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Mastery, Tyranny, and Desire: Thomas Thistlewood and His Slaves in the Anglo-Jamaican World (review)

Mastery, Tyranny, and Desire: Thomas Thistlewood and His Slaves in the Anglo-Jamaican World (review) 202 } early american literature: volume 40, number 1 tional history--the commercial jeremiad, antislavery poetics, Anglo- and African-American captivity narratives, and the political and medical debates of the yellow fever--should have several far-reaching consequences for the study of this period. Positioning more canonical literature in the field Gould reconstructs for us here, the seduction novel comes to speak directly to the antislavery pamphlet, African autobiographers speak of capitalism to the leaders of industry, sentimental discourse delivers its charges to government officials, and commerce in turn imprints the currency of sentimental poetics. This Anglo-American literary history is evocative without being sketchy, intricate without ever becoming dense. It will shape the best inquiry into these complex waters in the years to come. jared gardner Ohio State University Mastery, Tyranny, and Desire: Thomas Thistlewood and His Slaves in the Anglo-Jamaican World. trevor burnard. Chapel Hill: The University of North Carolina Press, 2004. xiv, 320 pp. ``The main value of this book is to introduce to a modern reader the world of an ordinary white Englishman living in a historically interesting society'' (259). Such is Trevor Burnard's modest claim for his engrossing study of the 37-volume--two-million-word--diary that Thomas Thistlewood diligently maintained from http://www.deepdyve.com/assets/images/DeepDyve-Logo-lg.png Early American Literature University of North Carolina Press

Mastery, Tyranny, and Desire: Thomas Thistlewood and His Slaves in the Anglo-Jamaican World (review)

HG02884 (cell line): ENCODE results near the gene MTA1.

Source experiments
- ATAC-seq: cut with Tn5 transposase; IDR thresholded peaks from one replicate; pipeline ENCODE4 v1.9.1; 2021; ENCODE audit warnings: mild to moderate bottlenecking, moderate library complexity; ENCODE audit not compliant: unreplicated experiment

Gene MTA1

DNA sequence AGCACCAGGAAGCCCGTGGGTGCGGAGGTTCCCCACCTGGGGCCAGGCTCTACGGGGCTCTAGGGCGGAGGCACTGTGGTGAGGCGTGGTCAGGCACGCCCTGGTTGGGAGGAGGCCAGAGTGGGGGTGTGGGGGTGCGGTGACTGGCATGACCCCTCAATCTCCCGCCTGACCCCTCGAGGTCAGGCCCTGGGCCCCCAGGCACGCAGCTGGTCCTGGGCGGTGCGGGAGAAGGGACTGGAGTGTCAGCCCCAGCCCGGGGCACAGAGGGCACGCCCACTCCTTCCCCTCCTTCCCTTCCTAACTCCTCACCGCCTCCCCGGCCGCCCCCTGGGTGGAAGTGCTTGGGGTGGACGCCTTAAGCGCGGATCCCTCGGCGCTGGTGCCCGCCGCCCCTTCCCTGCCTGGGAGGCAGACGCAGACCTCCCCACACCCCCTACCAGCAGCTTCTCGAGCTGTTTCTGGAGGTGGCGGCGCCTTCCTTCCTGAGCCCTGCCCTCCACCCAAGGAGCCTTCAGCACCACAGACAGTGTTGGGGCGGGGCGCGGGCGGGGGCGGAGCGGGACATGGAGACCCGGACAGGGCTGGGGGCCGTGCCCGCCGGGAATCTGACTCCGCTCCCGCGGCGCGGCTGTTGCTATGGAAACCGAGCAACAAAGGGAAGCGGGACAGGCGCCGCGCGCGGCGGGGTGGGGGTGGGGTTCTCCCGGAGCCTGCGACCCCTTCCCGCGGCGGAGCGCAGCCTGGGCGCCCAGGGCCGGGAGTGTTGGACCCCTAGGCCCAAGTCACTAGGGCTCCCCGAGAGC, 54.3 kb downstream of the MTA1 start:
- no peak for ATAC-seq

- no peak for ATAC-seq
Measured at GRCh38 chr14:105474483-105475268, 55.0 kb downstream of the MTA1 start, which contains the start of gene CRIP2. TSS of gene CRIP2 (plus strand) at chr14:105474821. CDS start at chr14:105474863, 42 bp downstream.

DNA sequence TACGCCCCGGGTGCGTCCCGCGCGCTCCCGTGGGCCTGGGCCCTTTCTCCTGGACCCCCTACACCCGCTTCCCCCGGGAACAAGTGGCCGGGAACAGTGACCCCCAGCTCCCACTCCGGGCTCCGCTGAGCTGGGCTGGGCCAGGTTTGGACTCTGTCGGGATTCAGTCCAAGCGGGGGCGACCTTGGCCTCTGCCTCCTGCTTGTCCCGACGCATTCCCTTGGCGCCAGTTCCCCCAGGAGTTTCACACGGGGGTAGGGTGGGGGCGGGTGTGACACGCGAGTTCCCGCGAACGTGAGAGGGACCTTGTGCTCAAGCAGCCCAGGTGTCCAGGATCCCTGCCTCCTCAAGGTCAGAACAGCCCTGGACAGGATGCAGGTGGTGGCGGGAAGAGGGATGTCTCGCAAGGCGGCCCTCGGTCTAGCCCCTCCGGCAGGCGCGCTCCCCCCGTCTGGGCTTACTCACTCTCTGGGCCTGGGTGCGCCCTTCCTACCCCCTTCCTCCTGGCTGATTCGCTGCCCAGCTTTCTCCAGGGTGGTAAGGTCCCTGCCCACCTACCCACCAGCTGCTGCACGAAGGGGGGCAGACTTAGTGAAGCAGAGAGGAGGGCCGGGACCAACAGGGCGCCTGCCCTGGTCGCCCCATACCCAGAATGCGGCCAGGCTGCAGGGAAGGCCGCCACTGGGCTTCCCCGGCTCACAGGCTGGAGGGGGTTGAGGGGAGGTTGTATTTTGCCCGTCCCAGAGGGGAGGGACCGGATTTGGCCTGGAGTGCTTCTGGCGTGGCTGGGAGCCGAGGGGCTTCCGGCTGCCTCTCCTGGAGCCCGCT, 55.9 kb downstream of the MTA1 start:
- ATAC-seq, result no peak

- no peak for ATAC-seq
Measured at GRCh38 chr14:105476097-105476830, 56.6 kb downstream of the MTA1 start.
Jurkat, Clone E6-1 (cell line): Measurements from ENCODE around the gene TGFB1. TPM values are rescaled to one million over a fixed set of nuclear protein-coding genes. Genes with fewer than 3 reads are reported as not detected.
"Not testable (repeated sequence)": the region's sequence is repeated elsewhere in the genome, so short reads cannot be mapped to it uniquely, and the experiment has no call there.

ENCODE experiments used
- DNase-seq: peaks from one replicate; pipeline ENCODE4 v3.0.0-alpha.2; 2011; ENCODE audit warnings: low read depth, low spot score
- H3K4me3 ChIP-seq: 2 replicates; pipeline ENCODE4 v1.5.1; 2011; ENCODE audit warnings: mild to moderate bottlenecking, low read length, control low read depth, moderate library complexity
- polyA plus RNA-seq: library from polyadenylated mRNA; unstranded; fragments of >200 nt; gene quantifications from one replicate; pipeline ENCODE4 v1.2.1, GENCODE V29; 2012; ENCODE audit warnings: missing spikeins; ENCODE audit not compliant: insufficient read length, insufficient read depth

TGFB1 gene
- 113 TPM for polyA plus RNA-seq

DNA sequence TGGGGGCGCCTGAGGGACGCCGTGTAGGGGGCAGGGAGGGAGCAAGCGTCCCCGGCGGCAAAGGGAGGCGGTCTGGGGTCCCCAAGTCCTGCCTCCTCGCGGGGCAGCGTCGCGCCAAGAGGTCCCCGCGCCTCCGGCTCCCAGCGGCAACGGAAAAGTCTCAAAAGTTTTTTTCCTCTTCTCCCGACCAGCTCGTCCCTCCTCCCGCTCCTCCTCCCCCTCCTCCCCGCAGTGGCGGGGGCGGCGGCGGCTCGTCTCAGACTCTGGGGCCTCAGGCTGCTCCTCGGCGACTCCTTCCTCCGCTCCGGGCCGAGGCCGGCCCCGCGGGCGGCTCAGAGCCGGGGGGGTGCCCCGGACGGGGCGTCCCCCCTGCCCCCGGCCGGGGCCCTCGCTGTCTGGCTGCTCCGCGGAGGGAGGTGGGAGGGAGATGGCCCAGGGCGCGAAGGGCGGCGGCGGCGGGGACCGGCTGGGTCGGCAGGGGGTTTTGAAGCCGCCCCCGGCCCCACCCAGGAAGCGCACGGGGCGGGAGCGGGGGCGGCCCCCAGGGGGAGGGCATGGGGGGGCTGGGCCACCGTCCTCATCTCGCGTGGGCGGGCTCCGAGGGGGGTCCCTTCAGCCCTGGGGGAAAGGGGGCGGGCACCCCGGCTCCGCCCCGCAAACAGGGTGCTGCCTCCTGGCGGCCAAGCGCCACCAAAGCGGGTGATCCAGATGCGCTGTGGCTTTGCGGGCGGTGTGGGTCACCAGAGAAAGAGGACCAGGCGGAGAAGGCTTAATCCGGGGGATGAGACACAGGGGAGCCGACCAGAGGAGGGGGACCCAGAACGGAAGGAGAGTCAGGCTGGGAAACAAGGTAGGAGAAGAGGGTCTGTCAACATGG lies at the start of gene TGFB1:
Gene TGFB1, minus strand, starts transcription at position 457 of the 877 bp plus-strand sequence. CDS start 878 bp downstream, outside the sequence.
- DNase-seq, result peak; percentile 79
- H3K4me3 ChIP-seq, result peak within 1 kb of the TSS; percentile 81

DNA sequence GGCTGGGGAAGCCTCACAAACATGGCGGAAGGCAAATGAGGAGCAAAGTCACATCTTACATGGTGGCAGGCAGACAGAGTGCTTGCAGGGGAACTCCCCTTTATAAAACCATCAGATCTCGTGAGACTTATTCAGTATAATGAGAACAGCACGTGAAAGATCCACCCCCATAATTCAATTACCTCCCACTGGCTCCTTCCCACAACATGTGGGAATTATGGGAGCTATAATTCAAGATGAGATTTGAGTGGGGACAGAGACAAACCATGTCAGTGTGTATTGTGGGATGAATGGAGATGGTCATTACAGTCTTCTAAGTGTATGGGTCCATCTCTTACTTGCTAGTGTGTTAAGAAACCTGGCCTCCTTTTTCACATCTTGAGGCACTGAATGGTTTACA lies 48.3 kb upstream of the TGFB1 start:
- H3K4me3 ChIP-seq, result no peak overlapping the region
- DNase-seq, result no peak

Early American Literature , Volume 40 (1) – Feb 17, 2005

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Publisher
University of North Carolina Press
Copyright
Copyright © 2005 by The University of North Carolina Press.
ISSN
1534-147X
Publisher site
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Abstract

202 } early american literature: volume 40, number 1 tional history--the commercial jeremiad, antislavery poetics, Anglo- and African-American captivity narratives, and the political and medical debates of the yellow fever--should have several far-reaching consequences for the study of this period. Positioning more canonical literature in the field Gould reconstructs for us here, the seduction novel comes to speak directly to the antislavery pamphlet, African autobiographers speak of capitalism to the leaders of industry, sentimental discourse delivers its charges to government officials, and commerce in turn imprints the currency of sentimental poetics. This Anglo-American literary history is evocative without being sketchy, intricate without ever becoming dense. It will shape the best inquiry into these complex waters in the years to come. jared gardner Ohio State University Mastery, Tyranny, and Desire: Thomas Thistlewood and His Slaves in the Anglo-Jamaican World. trevor burnard. Chapel Hill: The University of North Carolina Press, 2004. xiv, 320 pp. ``The main value of this book is to introduce to a modern reader the world of an ordinary white Englishman living in a historically interesting society'' (259). Such is Trevor Burnard's modest claim for his engrossing study of the 37-volume--two-million-word--diary that Thomas Thistlewood diligently maintained from

Journal

Early American LiteratureUniversity of North Carolina Press

Published: Feb 17, 2005

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